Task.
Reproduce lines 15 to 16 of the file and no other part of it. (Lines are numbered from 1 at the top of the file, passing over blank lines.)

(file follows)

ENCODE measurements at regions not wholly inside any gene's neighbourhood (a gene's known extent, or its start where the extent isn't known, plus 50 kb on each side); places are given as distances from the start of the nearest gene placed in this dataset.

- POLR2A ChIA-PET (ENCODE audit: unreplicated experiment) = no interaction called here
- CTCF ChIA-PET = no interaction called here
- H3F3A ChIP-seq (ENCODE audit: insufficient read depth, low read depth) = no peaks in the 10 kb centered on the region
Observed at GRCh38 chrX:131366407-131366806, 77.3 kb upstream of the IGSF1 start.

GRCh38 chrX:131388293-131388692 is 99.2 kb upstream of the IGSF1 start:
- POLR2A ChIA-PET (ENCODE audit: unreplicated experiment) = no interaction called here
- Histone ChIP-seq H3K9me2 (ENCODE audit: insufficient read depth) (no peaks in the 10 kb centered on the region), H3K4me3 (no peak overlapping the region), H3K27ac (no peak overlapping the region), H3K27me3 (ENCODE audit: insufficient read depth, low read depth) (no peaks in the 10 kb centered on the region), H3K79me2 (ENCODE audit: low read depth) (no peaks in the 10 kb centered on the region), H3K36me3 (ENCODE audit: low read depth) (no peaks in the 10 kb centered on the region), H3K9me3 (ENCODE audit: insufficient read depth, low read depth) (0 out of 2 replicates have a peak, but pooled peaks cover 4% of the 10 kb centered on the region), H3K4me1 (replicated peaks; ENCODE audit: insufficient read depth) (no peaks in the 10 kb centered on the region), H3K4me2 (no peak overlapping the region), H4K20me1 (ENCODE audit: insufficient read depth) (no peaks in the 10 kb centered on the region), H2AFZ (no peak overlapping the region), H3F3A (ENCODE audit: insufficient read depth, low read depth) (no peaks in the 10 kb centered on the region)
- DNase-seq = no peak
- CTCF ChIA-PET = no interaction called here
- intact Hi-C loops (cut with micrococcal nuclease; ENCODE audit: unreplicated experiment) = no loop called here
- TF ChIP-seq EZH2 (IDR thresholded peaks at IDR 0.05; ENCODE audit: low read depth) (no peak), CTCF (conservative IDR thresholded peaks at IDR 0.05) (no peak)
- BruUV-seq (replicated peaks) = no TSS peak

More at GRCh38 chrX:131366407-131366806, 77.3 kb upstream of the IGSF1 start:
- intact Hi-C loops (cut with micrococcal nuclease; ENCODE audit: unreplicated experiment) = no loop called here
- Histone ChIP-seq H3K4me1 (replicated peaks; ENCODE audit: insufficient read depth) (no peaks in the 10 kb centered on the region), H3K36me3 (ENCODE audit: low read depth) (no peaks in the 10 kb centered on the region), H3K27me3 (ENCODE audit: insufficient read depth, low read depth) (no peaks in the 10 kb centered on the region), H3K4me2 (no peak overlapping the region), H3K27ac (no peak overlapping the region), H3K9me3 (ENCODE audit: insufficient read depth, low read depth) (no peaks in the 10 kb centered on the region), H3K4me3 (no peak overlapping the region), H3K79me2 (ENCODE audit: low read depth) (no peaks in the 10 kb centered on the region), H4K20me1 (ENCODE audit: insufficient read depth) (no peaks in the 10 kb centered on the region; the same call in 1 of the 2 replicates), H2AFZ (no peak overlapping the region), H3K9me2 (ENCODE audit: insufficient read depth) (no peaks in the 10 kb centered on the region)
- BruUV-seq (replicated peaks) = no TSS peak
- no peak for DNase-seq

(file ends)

- intact Hi-C loops (cut with micrococcal nuclease; ENCODE audit: unreplicated experiment) = no loop called here
- Histone ChIP-seq H3K4me1 (replicated peaks; ENCODE audit: insufficient read depth) (no peaks in the 10 kb centered on the region), H3K36me3 (ENCODE audit: low read depth) (no peaks in the 10 kb centered on the region), H3K27me3 (ENCODE audit: insufficient read depth, low read depth) (no peaks in the 10 kb centered on the region), H3K4me2 (no peak overlapping the region), H3K27ac (no peak overlapping the region), H3K9me3 (ENCODE audit: insufficient read depth, low read depth) (no peaks in the 10 kb centered on the region), H3K4me3 (no peak overlapping the region), H3K79me2 (ENCODE audit: low read depth) (no peaks in the 10 kb centered on the region), H4K20me1 (ENCODE audit: insufficient read depth) (no peaks in the 10 kb centered on the region; the same call in 1 of the 2 replicates), H2AFZ (no peak overlapping the region), H3K9me2 (ENCODE audit: insufficient read depth) (no peaks in the 10 kb centered on the region)